Are you a selective Christian? A Biblical cherry-picker? Are there some parts of God’s word that you embrace, and others that you disagree with, and therefore ignore?
To be honest, I think we all do that to some extent. I have short hair, in spite of Paul’s words to the Corinthians (see 1 Corinthians 11:15). I don’t stay silent in the church, either, even though some commentators believe 1 Corinthians 14:34 tells me I should. Am I doing something wrong?
I love this quote from a book I once read: “Those who walk the narrow path are more likely to fall off the edge!” It popped back into my head last week as I was rereading Paul’s letter to the Colossians.
In Colossians 2:16-23, Paul discusses the spiritual futility of rigidly following human rules, such avoiding certain foods, or celebrating special religious holidays—not that we can or cannot do these things (I avoid sugar, for example), but that we can’t earn our way to heaven, or even become more holy, by doing them. He ends his comments with this surprising conclusion:
Such regulations indeed have an appearance of wisdom, with their self-imposed worship, their false humility and their harsh treatment of the body, but they lack any value in restraining sensual indulgence.
I’ve spent the last few weeks rereading the book of Isaiah. As so often happens when I read the Bible, certain passages jump off the page at me. I feel as if the Holy Spirit is underlining them, saying, “Pay attention! This is especially for you right now.” I typically underline the verses, then include them in my prayer time. God, what are you telling me here? (This is one reason I get a new Bible after reading it through a few times—I want to see the passages as fresh and new, and not get distracted by what God pointed out in previous times.)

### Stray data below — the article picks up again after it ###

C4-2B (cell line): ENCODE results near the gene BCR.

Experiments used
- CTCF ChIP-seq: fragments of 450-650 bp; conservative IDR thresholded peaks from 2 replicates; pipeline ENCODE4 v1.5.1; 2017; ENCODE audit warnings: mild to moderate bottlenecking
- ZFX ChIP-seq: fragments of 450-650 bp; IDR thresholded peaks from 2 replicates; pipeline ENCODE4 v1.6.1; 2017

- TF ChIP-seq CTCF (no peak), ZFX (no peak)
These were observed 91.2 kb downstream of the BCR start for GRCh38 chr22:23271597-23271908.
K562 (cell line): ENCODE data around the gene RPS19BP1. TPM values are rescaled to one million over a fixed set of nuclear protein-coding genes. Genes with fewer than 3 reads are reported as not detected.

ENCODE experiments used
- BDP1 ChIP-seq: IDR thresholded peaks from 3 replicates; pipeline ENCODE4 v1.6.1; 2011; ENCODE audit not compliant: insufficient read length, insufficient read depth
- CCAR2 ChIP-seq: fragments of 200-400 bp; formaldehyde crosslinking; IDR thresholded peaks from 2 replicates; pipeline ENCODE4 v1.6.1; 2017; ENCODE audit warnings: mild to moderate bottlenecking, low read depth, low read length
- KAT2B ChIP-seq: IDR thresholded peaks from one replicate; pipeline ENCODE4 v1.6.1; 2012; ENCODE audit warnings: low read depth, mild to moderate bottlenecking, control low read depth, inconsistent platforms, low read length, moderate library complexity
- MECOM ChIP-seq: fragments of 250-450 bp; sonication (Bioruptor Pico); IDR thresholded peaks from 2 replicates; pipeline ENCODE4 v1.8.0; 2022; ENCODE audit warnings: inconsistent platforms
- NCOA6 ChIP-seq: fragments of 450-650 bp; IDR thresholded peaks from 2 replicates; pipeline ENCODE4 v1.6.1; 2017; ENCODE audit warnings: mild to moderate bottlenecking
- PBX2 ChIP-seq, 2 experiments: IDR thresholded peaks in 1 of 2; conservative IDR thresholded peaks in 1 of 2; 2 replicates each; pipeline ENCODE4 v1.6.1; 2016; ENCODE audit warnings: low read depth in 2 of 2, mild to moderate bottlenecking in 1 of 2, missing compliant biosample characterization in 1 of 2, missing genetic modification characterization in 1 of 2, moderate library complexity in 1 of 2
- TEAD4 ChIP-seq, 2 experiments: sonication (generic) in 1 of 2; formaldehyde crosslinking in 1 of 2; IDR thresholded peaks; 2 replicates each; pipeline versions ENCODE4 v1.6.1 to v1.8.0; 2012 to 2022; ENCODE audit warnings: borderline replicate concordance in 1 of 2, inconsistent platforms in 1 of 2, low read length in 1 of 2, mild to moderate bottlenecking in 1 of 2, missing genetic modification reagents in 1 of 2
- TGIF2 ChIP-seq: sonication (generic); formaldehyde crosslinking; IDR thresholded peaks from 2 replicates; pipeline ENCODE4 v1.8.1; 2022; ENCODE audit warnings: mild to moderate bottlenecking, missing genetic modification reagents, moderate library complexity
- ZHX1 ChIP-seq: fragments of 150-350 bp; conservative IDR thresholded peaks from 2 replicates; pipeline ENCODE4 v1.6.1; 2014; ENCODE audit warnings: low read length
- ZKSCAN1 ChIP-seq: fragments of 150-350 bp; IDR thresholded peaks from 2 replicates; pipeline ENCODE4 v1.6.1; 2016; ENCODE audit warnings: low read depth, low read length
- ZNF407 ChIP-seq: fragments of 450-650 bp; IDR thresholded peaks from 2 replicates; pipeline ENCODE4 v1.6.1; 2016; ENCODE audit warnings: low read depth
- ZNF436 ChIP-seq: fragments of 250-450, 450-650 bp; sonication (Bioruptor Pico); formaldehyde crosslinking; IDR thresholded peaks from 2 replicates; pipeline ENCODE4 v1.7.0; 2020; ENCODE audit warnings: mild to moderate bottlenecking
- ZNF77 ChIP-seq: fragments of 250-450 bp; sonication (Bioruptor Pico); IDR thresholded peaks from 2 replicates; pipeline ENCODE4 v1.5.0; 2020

Today is Independence Day, the day we celebrate the birth of a nation dedicated to life, liberty, and the pursuit of happiness. I’ve been mulling over just what that means, particularly in an age where our liberties seem to be diminished more and more. We read that we’re under surveillance by our own government, we trade our rights for an illusion of safety, and our elected politicians don’t obey the laws they’re sworn to uphold.
You may remember my post last summer when I directed you to read an insightful article on the blog, Beliefs of the Heart. The article, by Samuel C. Williamson, was called “I wonder if Sunday school is destroying our kids?”
Since that time, this one article has grown into a book—one that should be on every person’s reading list. Seriously, this is the best book I’ve read in a long time (and I read a lot of books). If you read Williamson’s original post, you’ll know what I’m talking about.
Not many people do. Some believe that tithing isn’t taught in the New Testament, so it no longer applies to us. They explain that we’re living under grace, and tithing is legalistic. Others insist that all Christians are supposed to tithe, because of Jesus’ words to the Pharisees in Matthew 23:23. I’ve heard many sermons on Malachi 3:10, where the pastor explained that the local church is the “storehouse” and we must bring our entire tithe to them, with any other giving counting as an “offering” above and beyond our mandatory 10%.
Clearly, there’s lots of room for interpretation regarding tithing. Matt, at TheChurchOfNoPeople.com (one of my favorite blogs) recently wrote about tithing. I think he gives us a lot to consider, and urge you to read what he has to say. Matt inspired me, thus today’s post.
As I mentioned in my post last week on “Hate the sin…”, there seems to be a backlash among Christian writers. Everyone is up in arms over survey results showing that the church is primarily known for its judgmentalism and hypocrisy. In an effort to repair the damage and improve our image—and hopefully move closer to the truth—a number of noted authors are coming out with books proclaiming God’s grace and acceptance of everyone and everything. The problem is many of them are ignoring the reality and consequences of sin. Here are my thoughts on three recent reads: